Journalism History

Publication covering history and analysis of journalism.

Articles from Vol. 36, No. 4, Winter

"Always Plenty": Editor-Writer Bill Emerson's Speeches as a Memoir of a Rare Life and Times
This is the eleventh in a series of articles on archival collections of interest to mass communication historians. Readers of Journalism History are invited to suggest collections that they would like to see appear in future articles, and the editors...
Liberty Hyde Bailey, Agricultural Journalism, and the Making of the Moral Landscape
Liberty Hyde Bailey (1858-1954) was a prominent horticulturist, professor, rural reformer, and author. As an agricultural writer, who poured out his sentiments and his science in more than seventy books and countless articles for professional journals...
Objectivity's Prophet: Adolph S. Ochs and the New York Times, 1896-1935
Historians of American journalism have shown considerable interest in the ideal of objectivity. Although scholars disagree on the precise meaning of it and the timing of its rise, the standard historiographical assumption is that objectivity emerged...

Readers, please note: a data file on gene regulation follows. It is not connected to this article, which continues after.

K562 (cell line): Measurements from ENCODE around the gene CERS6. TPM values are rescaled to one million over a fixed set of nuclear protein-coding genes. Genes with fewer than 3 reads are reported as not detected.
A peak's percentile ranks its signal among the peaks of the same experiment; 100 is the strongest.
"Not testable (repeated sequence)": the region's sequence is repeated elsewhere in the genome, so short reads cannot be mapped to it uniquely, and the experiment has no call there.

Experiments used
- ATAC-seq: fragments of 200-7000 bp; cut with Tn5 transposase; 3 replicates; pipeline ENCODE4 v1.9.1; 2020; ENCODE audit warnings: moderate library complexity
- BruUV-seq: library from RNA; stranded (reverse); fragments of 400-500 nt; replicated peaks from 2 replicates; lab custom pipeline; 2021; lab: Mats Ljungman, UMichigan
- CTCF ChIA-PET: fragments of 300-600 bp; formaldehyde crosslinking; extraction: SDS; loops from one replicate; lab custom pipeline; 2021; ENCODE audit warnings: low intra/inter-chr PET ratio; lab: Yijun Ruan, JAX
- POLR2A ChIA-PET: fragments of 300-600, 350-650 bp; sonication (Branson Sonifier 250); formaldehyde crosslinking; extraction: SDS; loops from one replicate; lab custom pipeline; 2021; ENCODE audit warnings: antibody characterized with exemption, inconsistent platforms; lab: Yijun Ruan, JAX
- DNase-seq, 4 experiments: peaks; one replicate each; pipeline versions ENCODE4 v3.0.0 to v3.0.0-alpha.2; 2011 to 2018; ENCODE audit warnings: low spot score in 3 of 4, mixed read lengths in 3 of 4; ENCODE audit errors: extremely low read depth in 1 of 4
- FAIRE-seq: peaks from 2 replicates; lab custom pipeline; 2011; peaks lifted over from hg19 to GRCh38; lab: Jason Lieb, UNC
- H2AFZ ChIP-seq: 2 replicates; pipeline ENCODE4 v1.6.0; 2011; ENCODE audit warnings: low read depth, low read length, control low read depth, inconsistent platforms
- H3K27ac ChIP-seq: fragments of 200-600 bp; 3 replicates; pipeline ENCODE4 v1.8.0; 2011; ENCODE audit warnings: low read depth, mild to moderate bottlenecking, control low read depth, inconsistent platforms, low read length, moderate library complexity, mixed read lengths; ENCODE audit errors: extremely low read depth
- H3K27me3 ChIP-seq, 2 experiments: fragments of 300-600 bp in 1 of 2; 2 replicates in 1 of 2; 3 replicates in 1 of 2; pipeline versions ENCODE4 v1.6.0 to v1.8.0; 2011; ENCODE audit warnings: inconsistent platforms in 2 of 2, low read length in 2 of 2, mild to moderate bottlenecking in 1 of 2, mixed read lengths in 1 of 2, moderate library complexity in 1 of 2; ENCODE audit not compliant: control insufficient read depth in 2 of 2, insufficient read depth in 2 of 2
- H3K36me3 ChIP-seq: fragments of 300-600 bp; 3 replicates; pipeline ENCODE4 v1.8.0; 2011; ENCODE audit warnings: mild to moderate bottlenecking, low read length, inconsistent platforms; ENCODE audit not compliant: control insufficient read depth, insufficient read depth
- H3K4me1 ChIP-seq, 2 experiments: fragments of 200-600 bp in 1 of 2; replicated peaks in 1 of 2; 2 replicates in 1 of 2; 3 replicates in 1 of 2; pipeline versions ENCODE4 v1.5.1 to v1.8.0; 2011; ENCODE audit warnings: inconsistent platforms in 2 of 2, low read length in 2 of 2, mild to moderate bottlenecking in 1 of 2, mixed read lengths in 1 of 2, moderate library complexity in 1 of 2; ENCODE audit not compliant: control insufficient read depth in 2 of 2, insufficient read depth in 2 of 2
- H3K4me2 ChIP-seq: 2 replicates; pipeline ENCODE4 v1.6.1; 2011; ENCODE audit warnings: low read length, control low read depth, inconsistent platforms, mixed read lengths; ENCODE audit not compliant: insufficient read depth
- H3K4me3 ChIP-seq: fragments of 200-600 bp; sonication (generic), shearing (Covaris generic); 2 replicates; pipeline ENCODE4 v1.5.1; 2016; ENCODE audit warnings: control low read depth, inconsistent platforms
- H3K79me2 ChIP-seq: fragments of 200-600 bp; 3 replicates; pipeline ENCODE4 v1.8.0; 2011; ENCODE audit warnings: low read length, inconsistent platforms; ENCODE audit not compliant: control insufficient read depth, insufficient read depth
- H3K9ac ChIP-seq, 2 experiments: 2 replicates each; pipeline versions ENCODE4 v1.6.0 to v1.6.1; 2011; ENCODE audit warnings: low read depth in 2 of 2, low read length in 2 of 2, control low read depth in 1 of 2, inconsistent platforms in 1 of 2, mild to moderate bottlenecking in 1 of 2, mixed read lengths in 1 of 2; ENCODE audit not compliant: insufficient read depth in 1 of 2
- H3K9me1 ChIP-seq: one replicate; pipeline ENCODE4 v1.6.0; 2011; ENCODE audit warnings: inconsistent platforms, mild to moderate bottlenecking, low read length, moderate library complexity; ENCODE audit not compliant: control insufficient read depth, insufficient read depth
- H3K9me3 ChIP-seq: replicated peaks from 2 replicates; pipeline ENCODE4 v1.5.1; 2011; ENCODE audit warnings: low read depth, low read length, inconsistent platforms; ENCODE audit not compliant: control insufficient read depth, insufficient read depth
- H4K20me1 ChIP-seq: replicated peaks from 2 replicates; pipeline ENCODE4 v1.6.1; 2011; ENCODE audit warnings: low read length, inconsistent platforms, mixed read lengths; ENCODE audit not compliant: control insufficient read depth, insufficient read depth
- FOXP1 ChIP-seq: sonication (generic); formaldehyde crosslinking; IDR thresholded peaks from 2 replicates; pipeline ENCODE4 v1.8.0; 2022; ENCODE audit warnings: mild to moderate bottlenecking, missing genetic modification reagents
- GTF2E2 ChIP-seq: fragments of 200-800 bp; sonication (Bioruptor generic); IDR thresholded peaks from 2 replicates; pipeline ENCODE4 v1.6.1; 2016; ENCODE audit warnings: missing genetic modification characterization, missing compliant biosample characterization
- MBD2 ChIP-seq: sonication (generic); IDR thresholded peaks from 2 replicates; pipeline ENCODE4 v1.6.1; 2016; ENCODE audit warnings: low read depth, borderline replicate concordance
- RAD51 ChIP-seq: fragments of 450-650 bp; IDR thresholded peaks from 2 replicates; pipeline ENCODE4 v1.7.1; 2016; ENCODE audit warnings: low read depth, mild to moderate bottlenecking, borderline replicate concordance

Pressing the Press: W.E. Chilton III's Investigation of Newspaper Owners
During twenty-five years as owner/publisher of West Virginia's largest newspaper, the Charleston Gazette, W.E. Chilton III developed a journalism philosophy that he called "sustained outrage." Newspapers too often failed, he argued to the Southern Newspaper...
Reporting on Party Spirit: The Western Spy's Coverage of the March to Ohio Statehood
The Western Spy, a weekly newspaper published by Joseph Carpenter, first appeared in Cincinnati in 1799, four years before Ohio became a state. This article examines the Spy's coverage of Northwest Territory politics and the statehood movement from May...
The Eagle and the Sun: Shaping Press Philosophy in Early Mexico, 1823-27
Two newspapers, El Sol and the Águila Mejicana, became the dominant media forces in Mexico in the years immediately following independence from Spain. Although they were notorious rivals, their discourse and their practices showed similar attitudes about...